One Twitter aficionado recently pointed out that the future date used in Back to the Future was 2010. I missed that detail when I watched Michael J. Fox in the SciFi comedy years ago. Their prediction of flying cars was certainly off mark. Hopefully we will get those sometime in the next decade along with our gravity-defying skateboards.

The title “Back to the Future” is compelling though. There is a perennial pull towards the past for anyone who wants to progress into the future. I just finished an article for a LifeWay magazine encouraging teenagers to read Christian classics. I was more than happy to take the writing assignment because I love to read old books.

When I say I love to read old books, I mean it. While I like my iPad, I would rather read my first edition, dusty, time-worn copy of A Grief Observed than to scan over it in a digital format. I like the smell of old books. I like the feel of worn pages. More importantly, I value the wisdom of the past. On a recent trip to a Tennessee bookshop I discovered a signed first edition G.K. Chesterton book with a newspaper clipping of his visit to Nashville in 1921 and a ticket from the event where he was speaking (all tucked inside the back cover). Not a bad find for $14.95.

Writing the LifeWay article made me reflect on a few points of encouragement for developing the discipline of reading older works:

1.) It reminds us that our situation in life is not all that unique.

You can read about temptation from John Owen, heresy from G.K. Chesterton, or complete surrender from A.W. Tozer. There is nothing new under the sun, and the most recent book on any given topic isn’t always the best. Don’t equate new with better. Don’t get rocked over by new philosophies and emerging liberal theologies. They are neither entirely new, nor altogether unique. For every New Kind of Christianity offered to us today there is an Orthodoxy to be read from the past. Stay balanced. I’ve heard it said that for every book you read written by a living author, you should read an additional one by a dead author. That’s good advice.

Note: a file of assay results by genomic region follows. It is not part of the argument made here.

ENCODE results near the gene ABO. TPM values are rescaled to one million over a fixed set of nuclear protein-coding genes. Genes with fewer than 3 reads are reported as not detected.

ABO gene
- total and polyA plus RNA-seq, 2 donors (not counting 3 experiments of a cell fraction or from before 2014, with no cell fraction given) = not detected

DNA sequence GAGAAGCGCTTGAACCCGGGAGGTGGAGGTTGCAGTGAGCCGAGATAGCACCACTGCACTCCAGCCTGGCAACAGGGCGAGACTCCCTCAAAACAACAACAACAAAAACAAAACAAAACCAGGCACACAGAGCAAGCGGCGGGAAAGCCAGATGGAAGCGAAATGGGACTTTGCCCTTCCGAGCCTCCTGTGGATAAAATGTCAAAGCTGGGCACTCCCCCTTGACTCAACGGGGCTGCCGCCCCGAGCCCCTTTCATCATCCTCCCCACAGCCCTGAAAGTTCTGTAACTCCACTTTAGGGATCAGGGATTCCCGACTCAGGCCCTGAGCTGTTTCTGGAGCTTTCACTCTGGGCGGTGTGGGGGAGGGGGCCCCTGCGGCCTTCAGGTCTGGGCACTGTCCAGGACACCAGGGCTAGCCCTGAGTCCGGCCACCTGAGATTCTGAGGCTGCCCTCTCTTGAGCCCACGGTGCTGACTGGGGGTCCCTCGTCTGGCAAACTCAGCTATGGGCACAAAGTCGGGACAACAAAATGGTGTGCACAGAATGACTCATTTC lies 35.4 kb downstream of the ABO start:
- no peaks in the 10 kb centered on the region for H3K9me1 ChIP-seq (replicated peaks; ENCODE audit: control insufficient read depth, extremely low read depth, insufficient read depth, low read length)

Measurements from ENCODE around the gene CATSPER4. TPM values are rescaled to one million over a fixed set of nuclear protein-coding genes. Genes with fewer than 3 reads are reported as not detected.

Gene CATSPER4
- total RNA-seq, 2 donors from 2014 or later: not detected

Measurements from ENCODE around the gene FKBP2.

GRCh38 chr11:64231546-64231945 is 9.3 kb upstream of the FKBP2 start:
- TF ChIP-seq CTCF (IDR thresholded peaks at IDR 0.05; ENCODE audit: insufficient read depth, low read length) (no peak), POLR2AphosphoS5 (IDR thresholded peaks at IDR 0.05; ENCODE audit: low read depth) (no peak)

2.) It challenges us to do great things for God in our day.

It’s impossible for me to read Pilgrim’s Progress without thinking of John Bunyan in a cold 17th century prison cell. I’m unable to read the poetry of Isaac Watts without considering that his beliefs kept him out of Oxford and Cambridge and landed him in prison on more than one occasion. With all due respect, you will read very little about how to Have Your Best Life Now in works from the past. You will, however, read a great deal about sacrifice in service of the cross.

3.) It focuses our attention on eternal issues.

I recently read a book entitled “Beyond Agnosticism” from the early 1920s. At times I felt like I was reading something out of a recently published bestseller. However, there were a couple of chapters where the author gave great detail to issues that seemed of much lesser significance. With a little historical context one is able to discern between the issues of grave importance and the more preferential ones. Reading classics can help you emphasize eternal issues by discerning from those that are of only passing value.

I hope you are planning on going back to the future. Your faith will be edified, your service encouraged, and your knowledge expanded. You might even come across a rare find on your quest to acquire a little vintage wisdom from the classics.